The Power of Positive
January 6, 2011
When teaching your students a new skill or new information, you want to keep the learning process positive. This is easier said, then done. Individuals learn faster and retain the information for longer periods of time when they learn what they aresuppose to do, as opposed to what they are performing incorrectly. When you teach using positive sequential steps, building on previous skills, your students will be engaged and interested in attempting the new skill.
In today’s society we are bombarded with “no”, “do not”, and “never+” statements all day long. Just look around your world. Youth hear these words frequently, and get to the point where they “tune out” the instructions. Think of this scenario; a child is running down the range to retrieve targets. What is usually said to them? “Don’t run on the range!” or “NO running on the range!” What if you simply stated: “Please walk on the range”? Stating “Please Walk” replaces the incorrect behavior of running with the behavior you desire to see. What the student hears is “walk” and that is what they do. To give the “don’t run” request leaves out the important component of what you want to occur, you really have left out what exactly you want them to do.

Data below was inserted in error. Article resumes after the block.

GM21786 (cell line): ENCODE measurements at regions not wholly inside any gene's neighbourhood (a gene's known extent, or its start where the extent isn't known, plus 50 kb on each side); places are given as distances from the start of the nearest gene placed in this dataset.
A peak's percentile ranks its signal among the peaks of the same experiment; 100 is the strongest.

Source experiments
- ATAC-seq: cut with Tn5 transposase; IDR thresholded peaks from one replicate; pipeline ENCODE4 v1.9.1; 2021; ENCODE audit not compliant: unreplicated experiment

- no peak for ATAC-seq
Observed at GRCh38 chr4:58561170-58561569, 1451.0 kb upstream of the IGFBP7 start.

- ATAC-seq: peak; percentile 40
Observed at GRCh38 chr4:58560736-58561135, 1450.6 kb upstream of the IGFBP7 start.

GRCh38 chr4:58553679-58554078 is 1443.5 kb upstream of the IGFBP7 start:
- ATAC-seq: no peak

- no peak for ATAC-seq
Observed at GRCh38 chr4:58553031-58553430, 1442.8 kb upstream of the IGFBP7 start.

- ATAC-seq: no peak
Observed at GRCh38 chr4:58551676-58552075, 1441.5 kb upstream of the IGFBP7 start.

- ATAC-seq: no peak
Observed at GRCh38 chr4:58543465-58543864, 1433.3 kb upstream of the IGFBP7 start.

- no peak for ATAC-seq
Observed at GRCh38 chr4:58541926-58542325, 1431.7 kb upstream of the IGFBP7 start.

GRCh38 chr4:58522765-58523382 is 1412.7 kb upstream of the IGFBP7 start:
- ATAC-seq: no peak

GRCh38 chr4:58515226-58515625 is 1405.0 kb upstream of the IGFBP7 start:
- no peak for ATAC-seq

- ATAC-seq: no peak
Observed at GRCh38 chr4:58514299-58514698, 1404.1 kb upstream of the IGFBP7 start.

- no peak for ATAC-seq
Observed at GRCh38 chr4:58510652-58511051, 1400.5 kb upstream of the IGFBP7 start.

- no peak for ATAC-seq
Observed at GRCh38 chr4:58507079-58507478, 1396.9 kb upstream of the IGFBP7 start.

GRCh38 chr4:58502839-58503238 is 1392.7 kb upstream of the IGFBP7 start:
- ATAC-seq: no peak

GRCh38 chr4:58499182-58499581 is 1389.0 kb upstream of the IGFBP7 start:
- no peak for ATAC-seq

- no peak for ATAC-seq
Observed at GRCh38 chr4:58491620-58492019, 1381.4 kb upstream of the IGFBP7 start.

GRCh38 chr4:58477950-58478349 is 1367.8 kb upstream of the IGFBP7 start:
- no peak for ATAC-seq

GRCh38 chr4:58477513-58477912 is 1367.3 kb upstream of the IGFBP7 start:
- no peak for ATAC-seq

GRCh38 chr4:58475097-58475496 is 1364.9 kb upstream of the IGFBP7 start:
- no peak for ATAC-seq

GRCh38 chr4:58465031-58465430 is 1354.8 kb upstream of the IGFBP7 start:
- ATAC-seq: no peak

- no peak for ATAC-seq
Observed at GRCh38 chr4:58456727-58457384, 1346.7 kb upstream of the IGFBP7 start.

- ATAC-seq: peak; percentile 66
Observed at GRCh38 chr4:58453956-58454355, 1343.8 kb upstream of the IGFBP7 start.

New students are clean slates. Next time you are teaching a new skill, seriously ponder the words you choose to use with your students. Be precise, tell them what you want them to do, demonstrate the skill correctly and then let them try it. If they perform it correctly, this will give you opportunities to praise and reinforce the skill. Everybody wins. You know the information was received, and the students have proved through demonstration or responses that they understand.
Let me know how it works in your class.